Can Dogs Make Decisions?
Canine brain studies reveal underlying structures activated in decision-making.
Posted February 15, 2021
It is often claimed by their human counterparts that dogs do not have the capacity to reason because they lack language capacity. Instead, they think in terms of images, and, even when it looks like they have made a choice, their responses are merely “trained” or “conditioned” responses.
However, the use of brain imaging, specifically functional magnetic resonance imaging (fMRI), to study canine brains, as well as lesion studies, have gone far in showing that dogs do indeed process language in a manner that looks a lot like that of human beings. Further, fMRI studies have also suggested that dogs appear to process sensations such as scent in a manner similar to that of human beings.
One stumbling block to studying the ability of animals such as dogs to make decisions has been the idea that only humans (with the noted possible exception of a select few other species such as dolphins and orangutans) possess the capacity to draw practical conclusions. The dog is left in the unenviable position of being viewed as a brutish creature of stimulus-response, not a bonified member of the community of rational, autonomous beings.
Unfortunately, such claims may be due more to speciesism than to credible science. In this post, I want to suggest that dogs appear to have the same native neurological mechanisms needed to draw practical inferences as do humans.
The Myth of the Mind-Body Dichotomy
One myth not infrequently used to support rationalizations about the practical reasoning capacity of our canine friends appears to be a false idea about the nature of such reason itself. The idea in question is that the reasoning process is a purely cognitive, linguistic process that requires a faculty of reason that is lacking in, and thus beyond the capacity of our canine companions.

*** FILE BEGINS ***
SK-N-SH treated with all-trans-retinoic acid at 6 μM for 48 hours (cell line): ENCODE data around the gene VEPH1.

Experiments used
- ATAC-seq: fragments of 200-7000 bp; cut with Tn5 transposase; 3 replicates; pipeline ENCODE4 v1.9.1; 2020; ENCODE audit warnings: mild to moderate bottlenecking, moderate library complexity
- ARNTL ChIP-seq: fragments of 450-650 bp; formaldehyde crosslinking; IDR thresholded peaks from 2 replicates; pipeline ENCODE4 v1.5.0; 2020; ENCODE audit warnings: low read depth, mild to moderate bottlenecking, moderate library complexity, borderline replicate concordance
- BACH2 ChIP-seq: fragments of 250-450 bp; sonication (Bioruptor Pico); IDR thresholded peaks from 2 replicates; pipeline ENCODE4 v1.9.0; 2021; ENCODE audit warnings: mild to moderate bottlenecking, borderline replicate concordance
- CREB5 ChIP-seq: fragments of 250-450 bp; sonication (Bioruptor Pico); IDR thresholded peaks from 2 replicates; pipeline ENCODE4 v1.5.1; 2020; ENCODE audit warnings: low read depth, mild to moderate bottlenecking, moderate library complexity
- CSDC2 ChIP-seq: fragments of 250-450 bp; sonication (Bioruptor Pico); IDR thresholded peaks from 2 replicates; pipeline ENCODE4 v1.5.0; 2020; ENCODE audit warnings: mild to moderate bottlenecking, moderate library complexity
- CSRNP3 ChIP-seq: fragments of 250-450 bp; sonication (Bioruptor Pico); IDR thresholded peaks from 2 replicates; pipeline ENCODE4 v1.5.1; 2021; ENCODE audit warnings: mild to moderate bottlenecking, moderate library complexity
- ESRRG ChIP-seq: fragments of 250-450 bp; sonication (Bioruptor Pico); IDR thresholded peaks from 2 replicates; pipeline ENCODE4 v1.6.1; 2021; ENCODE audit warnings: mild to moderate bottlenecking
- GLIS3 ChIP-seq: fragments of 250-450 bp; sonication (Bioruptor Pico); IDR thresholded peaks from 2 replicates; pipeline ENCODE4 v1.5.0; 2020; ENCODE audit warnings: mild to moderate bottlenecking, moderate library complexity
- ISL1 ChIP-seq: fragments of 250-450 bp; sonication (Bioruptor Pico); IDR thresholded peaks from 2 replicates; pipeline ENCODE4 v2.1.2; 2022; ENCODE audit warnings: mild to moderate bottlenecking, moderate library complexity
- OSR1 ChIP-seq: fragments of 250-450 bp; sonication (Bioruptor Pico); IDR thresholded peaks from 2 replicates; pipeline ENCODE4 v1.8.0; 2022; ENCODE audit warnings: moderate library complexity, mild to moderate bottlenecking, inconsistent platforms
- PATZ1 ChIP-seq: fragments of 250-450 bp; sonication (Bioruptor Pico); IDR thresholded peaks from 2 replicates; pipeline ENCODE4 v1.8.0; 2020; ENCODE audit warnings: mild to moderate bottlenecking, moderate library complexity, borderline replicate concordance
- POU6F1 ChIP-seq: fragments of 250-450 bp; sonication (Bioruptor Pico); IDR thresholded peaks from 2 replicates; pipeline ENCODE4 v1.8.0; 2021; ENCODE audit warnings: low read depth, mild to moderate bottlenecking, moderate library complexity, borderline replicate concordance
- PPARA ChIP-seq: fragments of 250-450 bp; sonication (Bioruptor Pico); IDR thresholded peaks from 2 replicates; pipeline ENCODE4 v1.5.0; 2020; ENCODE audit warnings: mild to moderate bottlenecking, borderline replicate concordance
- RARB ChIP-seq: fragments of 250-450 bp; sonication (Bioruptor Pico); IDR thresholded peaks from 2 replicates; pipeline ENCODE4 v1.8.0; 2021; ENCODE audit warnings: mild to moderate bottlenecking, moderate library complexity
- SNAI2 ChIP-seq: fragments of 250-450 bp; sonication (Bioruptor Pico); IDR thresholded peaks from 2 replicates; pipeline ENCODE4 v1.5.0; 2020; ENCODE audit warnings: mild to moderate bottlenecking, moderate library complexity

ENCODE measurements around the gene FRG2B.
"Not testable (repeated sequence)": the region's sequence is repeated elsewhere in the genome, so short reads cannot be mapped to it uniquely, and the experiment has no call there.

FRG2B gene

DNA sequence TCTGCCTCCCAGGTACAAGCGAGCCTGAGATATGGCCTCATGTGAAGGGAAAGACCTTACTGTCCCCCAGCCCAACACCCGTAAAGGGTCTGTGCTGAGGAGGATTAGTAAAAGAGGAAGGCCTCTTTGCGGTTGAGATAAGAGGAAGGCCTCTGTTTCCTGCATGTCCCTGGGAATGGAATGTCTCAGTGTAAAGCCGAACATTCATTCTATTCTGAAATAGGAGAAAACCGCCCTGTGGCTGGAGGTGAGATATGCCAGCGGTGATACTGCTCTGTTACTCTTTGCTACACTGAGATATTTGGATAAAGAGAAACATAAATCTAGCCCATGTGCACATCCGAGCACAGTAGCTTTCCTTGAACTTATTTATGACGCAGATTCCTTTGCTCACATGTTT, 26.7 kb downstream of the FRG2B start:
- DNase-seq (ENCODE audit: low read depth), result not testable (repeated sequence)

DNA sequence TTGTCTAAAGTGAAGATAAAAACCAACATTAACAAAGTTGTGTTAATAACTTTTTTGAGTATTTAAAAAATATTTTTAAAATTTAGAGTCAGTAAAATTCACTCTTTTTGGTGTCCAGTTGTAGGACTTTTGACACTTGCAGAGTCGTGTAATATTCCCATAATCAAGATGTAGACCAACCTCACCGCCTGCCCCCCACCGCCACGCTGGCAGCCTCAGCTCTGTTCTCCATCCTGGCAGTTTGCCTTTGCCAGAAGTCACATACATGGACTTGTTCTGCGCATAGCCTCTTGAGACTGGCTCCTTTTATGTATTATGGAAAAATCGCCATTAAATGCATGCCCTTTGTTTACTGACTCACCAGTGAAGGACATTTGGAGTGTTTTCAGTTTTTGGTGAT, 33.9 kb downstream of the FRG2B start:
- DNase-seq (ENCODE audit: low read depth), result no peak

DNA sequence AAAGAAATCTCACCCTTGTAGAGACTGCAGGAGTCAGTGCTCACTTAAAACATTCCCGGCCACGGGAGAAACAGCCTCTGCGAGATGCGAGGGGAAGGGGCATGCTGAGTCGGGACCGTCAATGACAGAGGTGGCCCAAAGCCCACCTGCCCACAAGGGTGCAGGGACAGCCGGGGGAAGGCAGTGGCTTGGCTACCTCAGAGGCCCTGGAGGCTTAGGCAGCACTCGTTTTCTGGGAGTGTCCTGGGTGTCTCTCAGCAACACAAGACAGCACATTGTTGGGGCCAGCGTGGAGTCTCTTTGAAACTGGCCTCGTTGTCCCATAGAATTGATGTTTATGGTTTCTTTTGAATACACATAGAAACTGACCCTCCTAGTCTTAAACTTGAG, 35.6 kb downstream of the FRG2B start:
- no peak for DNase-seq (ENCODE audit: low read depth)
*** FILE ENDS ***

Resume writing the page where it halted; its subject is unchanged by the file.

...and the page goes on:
According to the latter idea, this so-called, “faculty” enjoys a special status over, above, and distinct from the visceral churnings of mere brutes. Indeed, this mind-body dualism is embedded in much of western philosophy beginning with Plato, enshrined in Western religions; classically defended by Rene Descartes in the 17th Century; described by contemporary British philosopher Gilbert Ryle, tongue-in-cheek, as the “ghost in the machine”; and empirically disconfirmed in the 20th Century by neuroscientist Antonio Damasio in his famous book, Descartes’ Error.
Nevertheless, this idea persists in the way humans often perceive (and treat) other animals. Under the influence of this persistent idea, when a dog brings his human parent a toy, the proffered explanation is that this was a causally conditioned physical response to environmental stimuli, not a decision. On the other hand, when a human being “fetches” an object, it is a result of deliberative judgment, a practical decision involving the special faculty of reason, which sets the physical body in motion.